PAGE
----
Source server have one owner is root.


My local machine is destination.

----/home/sub1/test1 owner by user1
----/home/sub2/test1 owner by user2

How I can sync new update file form Source server to local machine and don't change local owner?


I need to sync all source in one command because have many folder and local machine have many owner too. Maybe possible?


  • you can refer this link http://unix.stackexchange.com/questions/267352/rsync-complication-on-sync
    – AReddy
    Jun 22 '16 at 2:14
  • Should user1 also end up owning files and directories inside /home/sub1/test1 too?
    – roaima
    Jun 22 '16 at 11:34
  • 1
    Looks like chown after rsync is the only solution. It always set ownership for transferred files.
    – Putnik
    Jun 22 '16 at 13:55
  • I give up for this yet maybe is only can chown after rsync for my solution like Putnik said. Jun 25 '16 at 12:37

It sounds like that you do not want them to change after the transfer.

Try below command:

rsync -avr -o -g /source/directory user@:destinationHost/destination/directory

If you don't use these options, the user and group will be changed to the invoking user on the receiving end. If you want to specify some other user, you will need to add a chown command to your script.

-o, --owner
    This option causes rsync to set the owner of the destination file to be 
    the same as  the source file, but only if the receiving rsync is being run 
    as the super-user (see also the --super and --fake-super options). Without 
    this option, the owner of new and/or transferred files are set to the invoking 
    user on the receiving side...

-g, --group
    This option causes rsync to set the group of the destination file to be the same as 
    the source file. If the receiving program is not running as the super-user (or if
    --no-super was specified), only groups that the invoking user on the receiving side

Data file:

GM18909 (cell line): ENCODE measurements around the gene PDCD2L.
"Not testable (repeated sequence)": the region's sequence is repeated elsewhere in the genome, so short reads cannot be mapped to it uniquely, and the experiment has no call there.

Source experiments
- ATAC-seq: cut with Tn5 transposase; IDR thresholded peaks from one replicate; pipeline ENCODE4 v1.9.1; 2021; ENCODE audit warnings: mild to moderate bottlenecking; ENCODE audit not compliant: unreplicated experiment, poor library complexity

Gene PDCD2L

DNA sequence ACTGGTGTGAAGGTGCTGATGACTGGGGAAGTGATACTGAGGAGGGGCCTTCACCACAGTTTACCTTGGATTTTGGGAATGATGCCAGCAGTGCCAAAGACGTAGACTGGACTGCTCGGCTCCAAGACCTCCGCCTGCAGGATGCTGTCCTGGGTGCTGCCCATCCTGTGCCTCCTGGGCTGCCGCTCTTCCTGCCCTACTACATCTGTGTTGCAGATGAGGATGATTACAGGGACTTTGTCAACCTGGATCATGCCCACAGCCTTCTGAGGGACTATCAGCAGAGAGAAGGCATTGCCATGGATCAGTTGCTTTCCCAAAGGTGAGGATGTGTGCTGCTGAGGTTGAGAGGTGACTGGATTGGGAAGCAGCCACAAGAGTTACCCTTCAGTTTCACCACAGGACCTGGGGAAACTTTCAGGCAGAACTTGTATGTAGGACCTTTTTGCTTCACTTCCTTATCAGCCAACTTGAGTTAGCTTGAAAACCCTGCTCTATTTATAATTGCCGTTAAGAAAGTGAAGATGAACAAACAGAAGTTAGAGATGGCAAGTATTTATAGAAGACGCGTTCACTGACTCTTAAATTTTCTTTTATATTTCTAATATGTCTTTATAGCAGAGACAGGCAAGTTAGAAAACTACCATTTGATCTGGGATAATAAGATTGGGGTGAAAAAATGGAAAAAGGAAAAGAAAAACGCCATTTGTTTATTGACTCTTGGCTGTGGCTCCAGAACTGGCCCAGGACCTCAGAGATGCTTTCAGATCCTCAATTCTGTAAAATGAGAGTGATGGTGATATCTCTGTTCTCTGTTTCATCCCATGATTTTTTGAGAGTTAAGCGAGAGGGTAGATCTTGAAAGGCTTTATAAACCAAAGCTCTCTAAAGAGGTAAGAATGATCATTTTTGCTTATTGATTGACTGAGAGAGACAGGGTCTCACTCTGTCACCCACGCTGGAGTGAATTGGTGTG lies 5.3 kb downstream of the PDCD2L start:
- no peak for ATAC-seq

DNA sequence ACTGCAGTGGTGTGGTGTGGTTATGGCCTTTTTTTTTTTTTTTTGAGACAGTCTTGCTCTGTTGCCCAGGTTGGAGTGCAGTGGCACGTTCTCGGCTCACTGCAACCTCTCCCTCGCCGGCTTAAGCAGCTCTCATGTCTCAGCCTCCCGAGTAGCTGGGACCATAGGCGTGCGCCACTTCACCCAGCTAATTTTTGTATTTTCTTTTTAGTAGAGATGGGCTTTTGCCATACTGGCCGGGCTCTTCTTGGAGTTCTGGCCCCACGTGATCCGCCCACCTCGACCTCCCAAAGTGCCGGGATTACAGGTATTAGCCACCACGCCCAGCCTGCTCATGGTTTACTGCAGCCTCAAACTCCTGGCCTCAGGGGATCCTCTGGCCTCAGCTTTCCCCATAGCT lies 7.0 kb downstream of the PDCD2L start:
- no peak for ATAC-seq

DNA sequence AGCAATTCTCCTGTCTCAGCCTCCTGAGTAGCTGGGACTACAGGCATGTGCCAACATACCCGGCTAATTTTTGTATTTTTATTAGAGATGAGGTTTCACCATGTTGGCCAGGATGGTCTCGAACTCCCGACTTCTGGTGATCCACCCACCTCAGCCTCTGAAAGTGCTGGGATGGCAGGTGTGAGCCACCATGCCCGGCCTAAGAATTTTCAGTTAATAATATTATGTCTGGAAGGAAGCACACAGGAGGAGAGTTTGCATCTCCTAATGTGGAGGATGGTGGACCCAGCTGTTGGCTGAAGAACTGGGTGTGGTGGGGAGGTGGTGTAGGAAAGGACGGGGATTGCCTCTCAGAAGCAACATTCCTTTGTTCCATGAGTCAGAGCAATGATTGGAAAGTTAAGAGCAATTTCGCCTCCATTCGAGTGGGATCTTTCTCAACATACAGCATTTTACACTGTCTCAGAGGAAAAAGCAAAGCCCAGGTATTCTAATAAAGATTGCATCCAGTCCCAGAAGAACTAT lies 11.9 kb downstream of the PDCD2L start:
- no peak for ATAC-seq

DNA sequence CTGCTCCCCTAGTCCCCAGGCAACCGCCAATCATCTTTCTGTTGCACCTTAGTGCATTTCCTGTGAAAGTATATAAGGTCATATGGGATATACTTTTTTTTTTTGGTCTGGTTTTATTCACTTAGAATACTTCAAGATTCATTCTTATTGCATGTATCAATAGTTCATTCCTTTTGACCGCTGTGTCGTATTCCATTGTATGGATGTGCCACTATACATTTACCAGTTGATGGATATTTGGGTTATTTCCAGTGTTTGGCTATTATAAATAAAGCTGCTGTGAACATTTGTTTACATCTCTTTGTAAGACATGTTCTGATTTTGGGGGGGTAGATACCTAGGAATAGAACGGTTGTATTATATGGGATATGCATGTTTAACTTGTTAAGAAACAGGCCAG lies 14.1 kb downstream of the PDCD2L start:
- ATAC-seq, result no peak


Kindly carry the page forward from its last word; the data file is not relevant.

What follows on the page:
is a member of will be preserved. Without this option, the group is set to the default
    group of the invoking user on the receiving side...

SEE MAN rsync
  • Thanks you that not work for me. For your command source server mush have user and group same local server. But I have 100 user it hard to do. Thanks. Jun 25 '16 at 12:39
  • 3
    I know this is old, but for others that stumble on this, the destination server must know of the users for -o and -g to work. Also, -a already includes -o and -g Mar 18 '20 at 1:38

I think a good option for you might be to just rsync from source to destination normally, assuming it's a separate physical file-system transfer, using something like

rsync -e 'ssh -p 22' -quaxz --bwlimit=1000 --del --no-W --delete-excluded --exclude-from=/excludedstufflist /sourcedir serverIP:/destinationdir

and then when it's all copied to the right place on the new system, find out what new UIDs your system gave the data from the source system. It's probably 1001, 1002 etc. In which case you can easily do a

find /destinationdir -user 1001 -exec chown username '{}' \;
find /destinationdir -user 1002 -exec chown otherusername '{}' \;

Yes, you'd have to do that last thing 100 times, but you could easily script that, if you know the UID sequence used during rsync.. I've done exactly this once, migrating about 60 users from one server to another, and it worked reasonably well. I also needed to replace group permissions, similar deal;

chown --from=oldguy newguy * -R
chown --from=:friends :family * -R

Stuff like that. Hope you can use this.


You can't do this in one command. However, even with 100+ users it's pretty straightforward to automate the task, so I don't see why you're insistent it has to be one command.

You need to pull the data from the destination machine in this scenario. It would theoretically be possible to drive the transfer from the source server by tunnelling an rsync over a reverse ssh tunnel that that would be considerably more complicated.

for testdir in /home/sub*/test1
    owner=$(stat -c %u "$testdir")
    rsync -avP --chown "$u" sourceserver:"$testdir"/ "$testdir"/

If you don't have the --chown flag you can emulate this with a two step process:

for testdir in /home/sub*/test1
    owner=$(stat -c %u "$testdir")
    rsync -avP --no-owner sourceserver:"$testdir"/ "$testdir"/
    chown -R "$u" "$testdir"                   # If possible
    # find "$testdir" -exec chown "$u" {} +    # Otherwise

If you need to use the find variant and your find does not understand +, replace it with the slightly less efficient \; (that's backlash semicolon).

  • Thanks for the loop. Im doing this on Mac but no --chown flag. Does Unix/Linux rsync have a --chown option? I did not see that on the linuxcommand.org/man_pages/rsync1.html . Yet, the loop could still add the chown task right after the rsync.
    – ndasusers
    Dec 13 '16 at 13:46
  • @ndasusers alternative solution provided for you
    – roaima
    Nov 5 '17 at 16:46

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